Teach science or math lessons in a local elementary school classroom in the first course!
Terrapin Teachers courses are a collaboration between The College of Education, & The College of Computer, Mathematical, and Natural Sciences.
Registering for our courses is just a few clicks away! TLPL101 is the first course in our series, which is a 1-credit introduction to inquiry based learning. Successful completion of this course with a B or higher grants you a $150 scholarship. The scholarship opportunity is also available in TLPL102, a 2-credit second course that builds on skills learned and the second in our series.
The program has various entry points for first-time and transfer students. Some upper level course may be combined within a semester for those looking to expedite their educational track.
"I overheard a student talking to another student saying, “I’m starting to like science now.” I left the classroom today feeling like I did something that could influence some of these students for the rest of their lives."
Chris Knocke, Biochemistry, class of 2015
Learn from the Best
Beginning with your first course, you will work with our diverse and knowledgable faculty & staff that include:
- Master Teachers, assist you in the planning, design and execution of your lessons throughout the program.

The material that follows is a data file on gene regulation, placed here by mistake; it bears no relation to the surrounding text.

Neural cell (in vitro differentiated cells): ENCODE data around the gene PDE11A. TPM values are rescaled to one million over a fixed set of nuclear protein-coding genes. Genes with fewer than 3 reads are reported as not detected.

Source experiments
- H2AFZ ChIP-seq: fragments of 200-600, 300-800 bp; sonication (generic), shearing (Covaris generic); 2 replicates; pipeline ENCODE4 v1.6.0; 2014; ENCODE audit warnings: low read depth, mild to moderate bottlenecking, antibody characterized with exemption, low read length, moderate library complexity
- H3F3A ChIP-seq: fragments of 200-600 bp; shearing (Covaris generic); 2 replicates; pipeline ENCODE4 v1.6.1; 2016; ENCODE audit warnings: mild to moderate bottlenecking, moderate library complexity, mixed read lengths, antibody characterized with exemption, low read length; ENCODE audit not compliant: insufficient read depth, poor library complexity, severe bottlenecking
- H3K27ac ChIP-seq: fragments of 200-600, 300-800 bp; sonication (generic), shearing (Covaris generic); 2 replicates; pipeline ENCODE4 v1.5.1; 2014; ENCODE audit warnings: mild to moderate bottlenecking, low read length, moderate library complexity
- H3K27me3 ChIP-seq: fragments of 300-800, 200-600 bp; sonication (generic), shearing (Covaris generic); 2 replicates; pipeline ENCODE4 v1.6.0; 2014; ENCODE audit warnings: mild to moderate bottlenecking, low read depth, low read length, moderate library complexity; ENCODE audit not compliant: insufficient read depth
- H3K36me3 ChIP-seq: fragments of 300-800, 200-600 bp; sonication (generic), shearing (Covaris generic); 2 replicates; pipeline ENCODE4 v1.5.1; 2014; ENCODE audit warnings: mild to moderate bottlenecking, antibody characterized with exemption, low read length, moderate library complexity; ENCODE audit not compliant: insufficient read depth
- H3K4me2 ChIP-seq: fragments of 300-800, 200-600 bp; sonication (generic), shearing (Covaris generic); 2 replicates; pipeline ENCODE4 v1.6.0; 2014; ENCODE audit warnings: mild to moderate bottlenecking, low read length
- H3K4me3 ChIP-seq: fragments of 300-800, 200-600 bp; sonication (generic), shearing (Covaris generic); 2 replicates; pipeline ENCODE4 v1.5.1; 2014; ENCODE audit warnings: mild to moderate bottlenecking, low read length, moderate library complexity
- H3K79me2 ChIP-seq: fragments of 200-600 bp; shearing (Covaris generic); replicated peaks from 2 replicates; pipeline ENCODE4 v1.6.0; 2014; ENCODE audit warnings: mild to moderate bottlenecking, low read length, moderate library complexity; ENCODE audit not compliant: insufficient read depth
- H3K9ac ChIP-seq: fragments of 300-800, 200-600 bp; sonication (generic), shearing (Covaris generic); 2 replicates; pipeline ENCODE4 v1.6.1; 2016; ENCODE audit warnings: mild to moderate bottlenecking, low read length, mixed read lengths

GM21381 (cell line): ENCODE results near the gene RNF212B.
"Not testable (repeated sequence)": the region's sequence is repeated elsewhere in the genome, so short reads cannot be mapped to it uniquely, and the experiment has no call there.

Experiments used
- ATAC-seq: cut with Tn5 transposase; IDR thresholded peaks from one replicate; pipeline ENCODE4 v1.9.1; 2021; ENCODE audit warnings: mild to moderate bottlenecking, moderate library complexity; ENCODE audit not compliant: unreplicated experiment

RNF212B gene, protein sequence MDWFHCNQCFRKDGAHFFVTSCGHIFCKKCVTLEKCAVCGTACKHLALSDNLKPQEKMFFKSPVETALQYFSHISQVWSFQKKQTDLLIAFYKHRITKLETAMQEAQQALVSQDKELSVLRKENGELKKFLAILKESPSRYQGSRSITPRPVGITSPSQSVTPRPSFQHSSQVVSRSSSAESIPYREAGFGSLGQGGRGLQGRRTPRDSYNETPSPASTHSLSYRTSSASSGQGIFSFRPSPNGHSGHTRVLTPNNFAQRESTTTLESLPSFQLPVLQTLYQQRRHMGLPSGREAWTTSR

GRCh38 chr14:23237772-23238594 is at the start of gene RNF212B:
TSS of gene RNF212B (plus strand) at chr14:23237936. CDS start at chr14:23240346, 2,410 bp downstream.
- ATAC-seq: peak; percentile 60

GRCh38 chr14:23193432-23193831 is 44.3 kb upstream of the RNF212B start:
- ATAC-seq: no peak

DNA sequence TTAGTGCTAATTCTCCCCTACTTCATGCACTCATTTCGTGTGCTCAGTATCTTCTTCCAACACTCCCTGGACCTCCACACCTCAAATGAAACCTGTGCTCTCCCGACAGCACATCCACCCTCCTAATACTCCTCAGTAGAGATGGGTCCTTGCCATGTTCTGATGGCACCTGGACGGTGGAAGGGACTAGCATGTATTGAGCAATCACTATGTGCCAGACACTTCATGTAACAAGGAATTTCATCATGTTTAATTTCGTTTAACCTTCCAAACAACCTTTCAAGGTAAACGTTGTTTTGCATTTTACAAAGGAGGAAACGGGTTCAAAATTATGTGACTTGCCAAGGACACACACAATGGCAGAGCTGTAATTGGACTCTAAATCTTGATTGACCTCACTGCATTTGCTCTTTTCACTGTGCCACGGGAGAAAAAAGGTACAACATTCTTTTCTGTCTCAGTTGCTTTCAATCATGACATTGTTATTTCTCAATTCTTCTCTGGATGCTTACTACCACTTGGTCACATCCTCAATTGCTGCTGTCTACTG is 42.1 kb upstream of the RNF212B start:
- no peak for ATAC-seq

- Collaborating Teachers, our partners in the local, elementary, middle and high-schools who guide you in tailoring lessons for a diverse classroom.
- CMNS & COE Faculty, instruct the STEM focused courses to improve your content and teaching knowledge base.
You will receive advising from your content major and the COE to ensure the best and most accurate academic path for you.
Knowing & Learning – Construct models of knowing and learning to guide classroom practice. You will use the clinical interview method to make sense of someone's reasoning about a topic in mathematics or science.
Project-Based Instruction – Discuss and critique the merits of project-based instruction (PBI) in terms of student's cognitive development, equity, and motivation. You reflect on applications of educational theory as it relates to classroom practice in the area of project based instruction. This course includes a field experience with local high school students.
Perspectives in (Science or Math) – Describe the historical development of aspects of science and mathematics relevant to future teachers.Students will also describe several analytic frameworks for understanding the history of science and mathematics.
Research Methods – Create your own experiments to answer scientific questions. Design experiments to reduce systematic and random errors and use statistics to interpret the results.
Functions & Modeling – Demonstrate a depth of content knowledge with regard to important secondary mathematics topics such as parametric relations, polar relations, matrices, exponential and logarithmic functions, vectors, and complex numbers.
Classroom Interactions – Observe, analyze, and discuss how students' knowledge and skills can be built using a variety of instructional strategies (including direct instruction, inquiry teaching, and use of small groups), focusing on what each model requires of teachers. This course includes a field experience with local high school students.
Apprentice Teaching – Design instruction appropriate for all students that reflects an understanding of relevant content and is based on continuous and appropriate assessments. This course includes a field experience with local high school students.